In a multicenter trial, the effects of vasopressin were similar to those of epinephrine in the management of cardiac arrest and pulseless electrical activity (PEA) [17]. On the other hand, most of the porcine models of cardiac arrest give encouraging results. Biondi-Zoccai et al, in a meta-analysis including 33 animal studies, showed that vasopressin appeared to be superior to both placebo and epinephrine in VF cardiac arrest [30]. These seemingly contradictory findings may be explained by the fact that many of the studies do not take into account a subgroup analysis such as the distinction between VF, PEA and asystole. Another fact that should be taken into consideration is that many experimental models refer to asphyxial cardiac arrest, which implies a different mechanism of induction of cardiac arrest than electrical stimulation, and also leads to a severely hypoxic myocardium. All of these facts may suggest that the usual approach of pharmacological CPR management to administer identical drugs and dosages for patients with cardiac arrest caused by different factors may have to be reconsidered. Furthermore, it is possible that when the degree of ischemia is fundamental, as during asphyxia, or when advanced cardiac life support is prolonged, a combination of vasopressin with epinephrine may be beneficial [31]. Wenzel et al [17] also provided recent supported for this finding in a clinical trial where the Vaso-Epi patient subgroup had significantly higher ROSC and hospital discharge rates. This finding may indicate that the interactions among vasopressin, epinephrine and the underlying degree of ischemia during CPR may be more complex than was thought previously [17]. Even if the Vaso-Epi subset of patients in the aforementioned study was fortuitous, our data also show a stronger vasoconstrictive effect of the combination of the two drugs in comparison to epinephrine alone in the first minute of CPR with an increase of CPP. This increase was further attenuated in the second minute when diastolic aortic pressure and CPP are significantly increased.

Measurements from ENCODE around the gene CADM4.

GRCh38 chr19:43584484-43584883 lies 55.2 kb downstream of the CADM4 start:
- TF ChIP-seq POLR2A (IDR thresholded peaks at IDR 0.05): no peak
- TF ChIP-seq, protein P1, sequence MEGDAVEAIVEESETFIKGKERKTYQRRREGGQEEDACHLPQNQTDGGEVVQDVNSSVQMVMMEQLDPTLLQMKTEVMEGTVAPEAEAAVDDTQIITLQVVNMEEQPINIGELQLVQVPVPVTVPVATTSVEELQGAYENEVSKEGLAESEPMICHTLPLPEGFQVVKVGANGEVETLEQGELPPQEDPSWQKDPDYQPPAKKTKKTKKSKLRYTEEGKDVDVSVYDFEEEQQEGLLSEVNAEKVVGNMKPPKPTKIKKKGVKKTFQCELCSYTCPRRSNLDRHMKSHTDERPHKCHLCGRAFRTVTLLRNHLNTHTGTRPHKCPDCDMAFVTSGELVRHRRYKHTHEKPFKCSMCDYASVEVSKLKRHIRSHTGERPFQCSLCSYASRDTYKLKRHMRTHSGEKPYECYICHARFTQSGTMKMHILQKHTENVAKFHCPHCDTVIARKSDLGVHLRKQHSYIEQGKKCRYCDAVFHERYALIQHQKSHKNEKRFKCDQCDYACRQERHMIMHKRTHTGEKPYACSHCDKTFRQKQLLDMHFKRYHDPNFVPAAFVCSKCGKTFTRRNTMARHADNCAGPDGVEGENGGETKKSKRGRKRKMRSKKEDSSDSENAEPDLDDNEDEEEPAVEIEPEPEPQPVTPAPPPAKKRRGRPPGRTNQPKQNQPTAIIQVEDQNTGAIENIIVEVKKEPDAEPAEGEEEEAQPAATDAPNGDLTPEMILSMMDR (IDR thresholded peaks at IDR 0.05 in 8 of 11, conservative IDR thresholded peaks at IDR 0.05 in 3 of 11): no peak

There are experimental models indicating that an epinephrine-vasopressin combination works better [3234]. A secondary analysis [17] of a clinical retrospective out-of-hospital cardiac arrest study [18] drew the same conclusions. In our study we have taken two points stated previously by other authors into consideration: first, that vasopressin has greater activity than epinephrine under the hypoxic and acidic conditions of a prolonged cardiac arrest [35]; and, second, that its V2-mediated vasodilatory effect could improve the end-organ hypoperfusion resulting by epinephrine and catecholamine stimulation [19].